In the fast-paced realm of church marketing, certain strategies have proven effective over time. But as we move deeper into the digital age, some traditional tactics are losing their luster. Recognizing these outdated strategies is key, allowing your church to pivot towards more effective methods.
In this post, we delve into five such antiquated church marketing strategies. These strategies may have once held value, but they now risk draining resources without delivering a corresponding return.
We’ll dissect why these methods have lost their relevance and propose modern alternatives. The goal is to help your church maintain its edge and continue to thrive in our increasingly digital-focused world.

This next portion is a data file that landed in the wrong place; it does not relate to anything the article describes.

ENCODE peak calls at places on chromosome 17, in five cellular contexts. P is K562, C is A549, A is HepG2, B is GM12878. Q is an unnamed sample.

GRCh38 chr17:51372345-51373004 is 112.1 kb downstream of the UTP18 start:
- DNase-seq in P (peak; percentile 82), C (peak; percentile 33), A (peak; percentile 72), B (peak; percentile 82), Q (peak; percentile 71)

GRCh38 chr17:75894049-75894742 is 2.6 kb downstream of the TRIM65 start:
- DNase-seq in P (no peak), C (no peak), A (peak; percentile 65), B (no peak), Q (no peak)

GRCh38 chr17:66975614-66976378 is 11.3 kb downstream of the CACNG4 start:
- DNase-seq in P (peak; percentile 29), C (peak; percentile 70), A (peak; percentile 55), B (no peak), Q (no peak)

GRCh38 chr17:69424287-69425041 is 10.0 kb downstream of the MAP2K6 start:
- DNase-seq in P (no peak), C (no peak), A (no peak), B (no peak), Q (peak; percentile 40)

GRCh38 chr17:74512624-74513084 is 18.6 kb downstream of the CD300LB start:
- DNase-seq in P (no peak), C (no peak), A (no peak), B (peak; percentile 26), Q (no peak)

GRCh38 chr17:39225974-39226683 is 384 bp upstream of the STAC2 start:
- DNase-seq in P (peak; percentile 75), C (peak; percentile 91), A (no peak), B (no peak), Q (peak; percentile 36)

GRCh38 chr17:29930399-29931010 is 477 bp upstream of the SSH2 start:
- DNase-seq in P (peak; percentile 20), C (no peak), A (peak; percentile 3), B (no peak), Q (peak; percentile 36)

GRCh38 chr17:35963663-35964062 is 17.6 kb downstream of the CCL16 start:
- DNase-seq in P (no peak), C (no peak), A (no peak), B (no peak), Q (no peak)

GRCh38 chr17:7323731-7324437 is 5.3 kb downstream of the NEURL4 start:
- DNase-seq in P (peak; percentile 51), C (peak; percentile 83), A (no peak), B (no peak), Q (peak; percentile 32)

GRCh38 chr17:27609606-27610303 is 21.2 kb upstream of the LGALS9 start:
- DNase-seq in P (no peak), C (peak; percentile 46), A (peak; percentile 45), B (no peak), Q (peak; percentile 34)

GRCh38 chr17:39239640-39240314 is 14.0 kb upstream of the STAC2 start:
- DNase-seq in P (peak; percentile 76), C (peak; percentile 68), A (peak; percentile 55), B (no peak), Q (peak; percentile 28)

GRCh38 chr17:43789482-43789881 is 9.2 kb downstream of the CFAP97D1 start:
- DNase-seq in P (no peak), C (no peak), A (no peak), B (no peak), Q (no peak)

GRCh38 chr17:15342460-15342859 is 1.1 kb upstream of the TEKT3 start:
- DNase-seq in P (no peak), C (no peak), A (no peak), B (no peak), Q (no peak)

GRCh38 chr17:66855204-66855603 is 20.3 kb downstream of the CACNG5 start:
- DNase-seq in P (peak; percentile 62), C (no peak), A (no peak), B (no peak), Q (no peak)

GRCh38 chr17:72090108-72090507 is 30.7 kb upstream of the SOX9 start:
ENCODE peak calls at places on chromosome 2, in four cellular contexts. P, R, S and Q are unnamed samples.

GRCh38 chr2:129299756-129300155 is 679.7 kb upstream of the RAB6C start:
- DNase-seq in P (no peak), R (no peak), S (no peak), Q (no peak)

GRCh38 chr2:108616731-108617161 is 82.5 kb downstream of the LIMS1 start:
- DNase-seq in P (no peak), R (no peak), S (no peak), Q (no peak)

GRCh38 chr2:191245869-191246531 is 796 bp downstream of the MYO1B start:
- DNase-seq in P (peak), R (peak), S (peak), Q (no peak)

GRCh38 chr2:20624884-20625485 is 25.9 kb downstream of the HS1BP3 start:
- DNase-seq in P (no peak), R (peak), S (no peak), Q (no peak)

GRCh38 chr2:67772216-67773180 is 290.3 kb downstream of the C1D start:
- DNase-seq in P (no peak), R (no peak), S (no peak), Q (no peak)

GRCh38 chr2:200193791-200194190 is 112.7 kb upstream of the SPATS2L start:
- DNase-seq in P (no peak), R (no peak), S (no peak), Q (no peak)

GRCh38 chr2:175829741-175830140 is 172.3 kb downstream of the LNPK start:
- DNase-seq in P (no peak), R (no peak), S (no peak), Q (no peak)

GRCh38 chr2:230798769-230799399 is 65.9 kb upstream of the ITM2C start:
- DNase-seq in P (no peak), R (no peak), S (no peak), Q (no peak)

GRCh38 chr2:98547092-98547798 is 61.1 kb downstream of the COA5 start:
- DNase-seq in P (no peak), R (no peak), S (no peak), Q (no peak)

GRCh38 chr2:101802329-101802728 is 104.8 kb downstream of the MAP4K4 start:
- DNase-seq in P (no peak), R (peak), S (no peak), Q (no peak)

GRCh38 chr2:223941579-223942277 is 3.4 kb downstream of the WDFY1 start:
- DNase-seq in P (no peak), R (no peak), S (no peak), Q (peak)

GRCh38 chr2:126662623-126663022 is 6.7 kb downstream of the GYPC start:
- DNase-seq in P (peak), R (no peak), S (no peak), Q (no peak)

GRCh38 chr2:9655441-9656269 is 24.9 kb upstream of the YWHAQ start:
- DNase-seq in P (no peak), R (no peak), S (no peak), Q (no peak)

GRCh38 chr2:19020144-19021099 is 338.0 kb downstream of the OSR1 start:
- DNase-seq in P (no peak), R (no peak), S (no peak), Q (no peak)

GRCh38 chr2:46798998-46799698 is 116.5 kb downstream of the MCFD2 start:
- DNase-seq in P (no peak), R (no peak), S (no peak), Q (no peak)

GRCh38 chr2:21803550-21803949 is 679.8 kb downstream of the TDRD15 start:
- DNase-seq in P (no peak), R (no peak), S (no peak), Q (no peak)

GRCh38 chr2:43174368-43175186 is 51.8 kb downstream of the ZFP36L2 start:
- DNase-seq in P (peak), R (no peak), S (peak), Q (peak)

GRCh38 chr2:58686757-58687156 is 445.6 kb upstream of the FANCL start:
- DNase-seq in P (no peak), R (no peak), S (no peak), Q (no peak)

Table of contents
Direct Mail: A Postage-Paid Past
Direct mail was once a dominant force in church outreach. Flyers, newsletters, and postcards filled mailboxes, offering a tangible touchpoint for churches to reach their communities. However, in an increasingly digital world, this method has fallen out of favor. Not only is direct mail often expensive and labor-intensive, it’s also environmentally unfriendly. Plus, with the rise of digital communication, these physical mailings often go unread, ending up as just more clutter in your congregation’s homes.
According to a study by Data & Marketing Association, the response rate for direct mail is 4.4% for both B2B and B2C mailings, in comparison to email’s response rate of 0.12%. However, the cost-per-acquisition is much higher for direct mail ($19) versus email ($11-15) [source: Small Biz Genius].
Ignoring Email: Missing the Inbox Influence